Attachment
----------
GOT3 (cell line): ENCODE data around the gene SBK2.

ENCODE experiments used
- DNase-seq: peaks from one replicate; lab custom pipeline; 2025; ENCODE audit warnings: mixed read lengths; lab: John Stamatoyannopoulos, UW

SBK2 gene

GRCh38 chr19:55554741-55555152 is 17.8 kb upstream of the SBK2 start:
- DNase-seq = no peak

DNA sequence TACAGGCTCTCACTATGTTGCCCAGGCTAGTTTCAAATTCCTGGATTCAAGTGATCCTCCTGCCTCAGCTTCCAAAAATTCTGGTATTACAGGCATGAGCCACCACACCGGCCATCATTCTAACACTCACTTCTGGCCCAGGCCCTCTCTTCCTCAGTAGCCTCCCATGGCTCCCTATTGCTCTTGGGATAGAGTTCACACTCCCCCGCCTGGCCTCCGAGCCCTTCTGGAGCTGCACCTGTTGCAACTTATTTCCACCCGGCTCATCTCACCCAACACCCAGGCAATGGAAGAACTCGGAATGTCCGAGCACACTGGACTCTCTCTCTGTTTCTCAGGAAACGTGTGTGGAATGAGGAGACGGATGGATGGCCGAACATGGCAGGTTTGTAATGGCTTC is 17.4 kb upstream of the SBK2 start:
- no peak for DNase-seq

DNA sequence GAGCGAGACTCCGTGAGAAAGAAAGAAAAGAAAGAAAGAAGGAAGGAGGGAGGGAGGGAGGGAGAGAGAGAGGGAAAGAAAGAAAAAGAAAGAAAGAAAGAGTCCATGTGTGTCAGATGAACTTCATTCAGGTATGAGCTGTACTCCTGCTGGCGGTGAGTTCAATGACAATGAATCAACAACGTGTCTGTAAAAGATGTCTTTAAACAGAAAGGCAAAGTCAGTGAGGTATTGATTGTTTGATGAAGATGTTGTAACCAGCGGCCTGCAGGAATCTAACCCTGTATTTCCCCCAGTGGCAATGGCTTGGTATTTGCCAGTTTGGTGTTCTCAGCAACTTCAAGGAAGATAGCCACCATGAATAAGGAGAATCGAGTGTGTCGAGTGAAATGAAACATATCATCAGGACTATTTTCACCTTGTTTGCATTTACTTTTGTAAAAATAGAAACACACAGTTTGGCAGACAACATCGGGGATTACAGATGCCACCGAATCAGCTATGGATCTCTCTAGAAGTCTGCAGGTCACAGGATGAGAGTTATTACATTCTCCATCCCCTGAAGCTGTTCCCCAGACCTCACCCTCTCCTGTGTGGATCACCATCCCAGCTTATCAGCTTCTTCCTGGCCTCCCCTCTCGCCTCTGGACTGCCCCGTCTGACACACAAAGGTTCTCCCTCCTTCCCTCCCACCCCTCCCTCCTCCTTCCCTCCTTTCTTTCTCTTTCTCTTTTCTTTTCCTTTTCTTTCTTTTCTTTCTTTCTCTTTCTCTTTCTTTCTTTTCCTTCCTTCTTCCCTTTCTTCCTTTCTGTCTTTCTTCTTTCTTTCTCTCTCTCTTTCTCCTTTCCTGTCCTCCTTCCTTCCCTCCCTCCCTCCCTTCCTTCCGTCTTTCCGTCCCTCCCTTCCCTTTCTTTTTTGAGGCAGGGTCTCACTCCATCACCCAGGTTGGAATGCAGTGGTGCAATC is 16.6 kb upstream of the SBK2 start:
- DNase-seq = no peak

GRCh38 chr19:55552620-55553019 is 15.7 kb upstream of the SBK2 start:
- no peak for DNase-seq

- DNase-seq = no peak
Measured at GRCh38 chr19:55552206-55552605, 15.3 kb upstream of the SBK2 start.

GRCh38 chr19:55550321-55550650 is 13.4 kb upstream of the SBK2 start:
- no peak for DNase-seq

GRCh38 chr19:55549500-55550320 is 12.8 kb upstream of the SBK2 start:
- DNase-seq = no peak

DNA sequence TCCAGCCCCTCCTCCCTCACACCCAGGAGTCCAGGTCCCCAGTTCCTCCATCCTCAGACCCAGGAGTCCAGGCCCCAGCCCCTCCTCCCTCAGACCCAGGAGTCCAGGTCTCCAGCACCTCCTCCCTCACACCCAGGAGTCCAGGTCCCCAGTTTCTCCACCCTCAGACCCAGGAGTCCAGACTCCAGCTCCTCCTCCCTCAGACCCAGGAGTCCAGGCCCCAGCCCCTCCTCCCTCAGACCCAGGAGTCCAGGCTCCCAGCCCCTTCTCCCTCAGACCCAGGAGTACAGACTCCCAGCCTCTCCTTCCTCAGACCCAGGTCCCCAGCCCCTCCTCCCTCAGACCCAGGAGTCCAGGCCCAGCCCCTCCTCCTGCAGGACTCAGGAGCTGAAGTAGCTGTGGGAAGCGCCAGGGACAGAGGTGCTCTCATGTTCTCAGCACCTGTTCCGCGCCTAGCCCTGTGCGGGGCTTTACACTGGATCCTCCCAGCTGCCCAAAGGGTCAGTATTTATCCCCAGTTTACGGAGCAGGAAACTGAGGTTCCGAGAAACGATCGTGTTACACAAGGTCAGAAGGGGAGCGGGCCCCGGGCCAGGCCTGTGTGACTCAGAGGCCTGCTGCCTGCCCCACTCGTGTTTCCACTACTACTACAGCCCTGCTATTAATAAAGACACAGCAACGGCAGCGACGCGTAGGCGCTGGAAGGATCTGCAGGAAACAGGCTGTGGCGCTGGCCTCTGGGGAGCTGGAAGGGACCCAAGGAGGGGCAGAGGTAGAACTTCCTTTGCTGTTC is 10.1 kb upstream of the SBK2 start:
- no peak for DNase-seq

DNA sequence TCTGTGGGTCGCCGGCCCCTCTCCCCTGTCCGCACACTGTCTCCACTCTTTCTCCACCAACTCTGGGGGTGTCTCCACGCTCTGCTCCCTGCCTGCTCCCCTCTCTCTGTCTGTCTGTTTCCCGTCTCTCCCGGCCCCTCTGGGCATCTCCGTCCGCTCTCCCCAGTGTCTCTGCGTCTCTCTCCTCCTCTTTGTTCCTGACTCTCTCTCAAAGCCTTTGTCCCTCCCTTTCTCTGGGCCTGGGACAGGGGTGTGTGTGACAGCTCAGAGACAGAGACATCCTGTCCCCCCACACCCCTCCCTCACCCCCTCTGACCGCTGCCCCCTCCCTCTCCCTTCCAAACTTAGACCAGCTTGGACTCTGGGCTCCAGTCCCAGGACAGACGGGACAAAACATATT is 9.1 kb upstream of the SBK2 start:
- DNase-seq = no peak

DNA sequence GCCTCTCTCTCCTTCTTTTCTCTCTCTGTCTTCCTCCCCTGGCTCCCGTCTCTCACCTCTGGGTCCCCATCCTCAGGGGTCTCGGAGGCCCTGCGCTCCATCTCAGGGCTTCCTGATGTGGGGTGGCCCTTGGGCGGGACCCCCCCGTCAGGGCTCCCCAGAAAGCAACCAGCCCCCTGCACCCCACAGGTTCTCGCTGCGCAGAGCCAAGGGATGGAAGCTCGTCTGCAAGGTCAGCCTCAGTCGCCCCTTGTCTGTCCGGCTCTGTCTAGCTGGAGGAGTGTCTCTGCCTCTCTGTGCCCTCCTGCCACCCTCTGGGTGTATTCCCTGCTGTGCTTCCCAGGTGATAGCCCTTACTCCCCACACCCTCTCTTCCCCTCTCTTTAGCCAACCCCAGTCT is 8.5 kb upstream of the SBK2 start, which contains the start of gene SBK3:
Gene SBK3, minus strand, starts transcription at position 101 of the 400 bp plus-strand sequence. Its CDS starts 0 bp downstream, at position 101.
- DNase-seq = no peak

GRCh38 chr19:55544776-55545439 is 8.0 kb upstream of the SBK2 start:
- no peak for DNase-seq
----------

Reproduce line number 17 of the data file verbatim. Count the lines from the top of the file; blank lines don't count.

GRCh38 chr19:55549500-55550320 is 12.8 kb upstream of the SBK2 start: